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Day of Remembrance 75th Anniversary: Executive Orders Disrupting Lives

Feb 23 @ 4:00 pm-6:00 pm

- Free
Executive Orders: Disrupting Lives Then (9066) and Now (13769)

Join us to mark the passage of 75 years since the signing of executive order 9066, the action by President Roosevelt that led to the incarceration of over 120,000 Japanese Americans during World War II.

75 years later,  the importance of remembering this day in American history has never been more critical.  With the signing of executive order 13769 on January 27, 2017 targeting Muslims in the name of “Protecting the Nation From Foreign Terrorist Entry Into the United States,” Japanese Americans and civil rights activists responded enmasse showing up to protest at airports across the country when reports surfaced of people being detained or denied entry.  While resistance today is strong, fear and uncertainty is affecting daily life and family decisions, much like 1942.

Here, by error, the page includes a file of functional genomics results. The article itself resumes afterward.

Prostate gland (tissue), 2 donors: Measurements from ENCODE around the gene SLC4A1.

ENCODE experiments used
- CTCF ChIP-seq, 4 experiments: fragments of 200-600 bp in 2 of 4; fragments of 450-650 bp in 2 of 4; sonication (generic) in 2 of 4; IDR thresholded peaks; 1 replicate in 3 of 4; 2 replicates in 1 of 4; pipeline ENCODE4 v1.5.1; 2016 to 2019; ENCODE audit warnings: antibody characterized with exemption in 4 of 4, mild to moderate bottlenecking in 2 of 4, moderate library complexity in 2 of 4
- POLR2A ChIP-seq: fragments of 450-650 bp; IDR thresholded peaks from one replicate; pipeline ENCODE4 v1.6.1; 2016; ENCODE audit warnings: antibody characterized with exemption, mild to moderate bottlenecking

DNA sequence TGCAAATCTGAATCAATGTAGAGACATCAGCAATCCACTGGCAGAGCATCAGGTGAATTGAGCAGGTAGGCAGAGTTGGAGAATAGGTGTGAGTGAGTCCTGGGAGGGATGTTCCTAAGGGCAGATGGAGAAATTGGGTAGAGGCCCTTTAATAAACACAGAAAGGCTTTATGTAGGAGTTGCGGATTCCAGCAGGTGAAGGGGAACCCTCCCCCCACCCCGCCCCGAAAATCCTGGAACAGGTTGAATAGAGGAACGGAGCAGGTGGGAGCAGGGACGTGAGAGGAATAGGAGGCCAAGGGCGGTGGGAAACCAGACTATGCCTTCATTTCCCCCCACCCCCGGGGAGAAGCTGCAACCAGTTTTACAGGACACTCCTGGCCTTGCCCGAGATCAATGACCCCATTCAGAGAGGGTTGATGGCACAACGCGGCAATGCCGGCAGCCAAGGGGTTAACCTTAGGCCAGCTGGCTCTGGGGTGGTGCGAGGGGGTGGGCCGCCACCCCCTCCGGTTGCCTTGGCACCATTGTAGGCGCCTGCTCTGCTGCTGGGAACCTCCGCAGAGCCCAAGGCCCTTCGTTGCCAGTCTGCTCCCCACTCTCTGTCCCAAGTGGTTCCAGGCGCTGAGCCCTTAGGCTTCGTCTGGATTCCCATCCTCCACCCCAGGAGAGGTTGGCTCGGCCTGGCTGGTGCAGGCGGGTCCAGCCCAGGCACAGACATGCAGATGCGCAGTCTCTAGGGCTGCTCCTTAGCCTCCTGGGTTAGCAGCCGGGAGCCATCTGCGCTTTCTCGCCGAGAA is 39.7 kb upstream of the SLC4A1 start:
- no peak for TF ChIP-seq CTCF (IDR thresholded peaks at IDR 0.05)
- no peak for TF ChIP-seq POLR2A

Come hear from activists and filmmakers about what is happening today to resist and what can be learned from events of 75 years ago.


Sasha W., National Queer Asian Pacific Islander Alliance,

Taz Ahmed – 18MR, #GoodMuslimBadMuslim podcast,

Tani Ikeda, imMEDIAte Justice


Lisa Hasegawa, Asian American Studies Center Activist in Residence

Program will feature Nikkei Democracy Project Videos–A rapid response series of short videos that will use the power of the Japanese American story to challenge the alarming rise of anti-Muslim sentiment and threats to civil liberties and information and previews from other documentaries in the making.




Room 2355 Luskin School of Public Affairs Building
337 Charles E. Young Drive East
Los Angeles, CA 90095 United States
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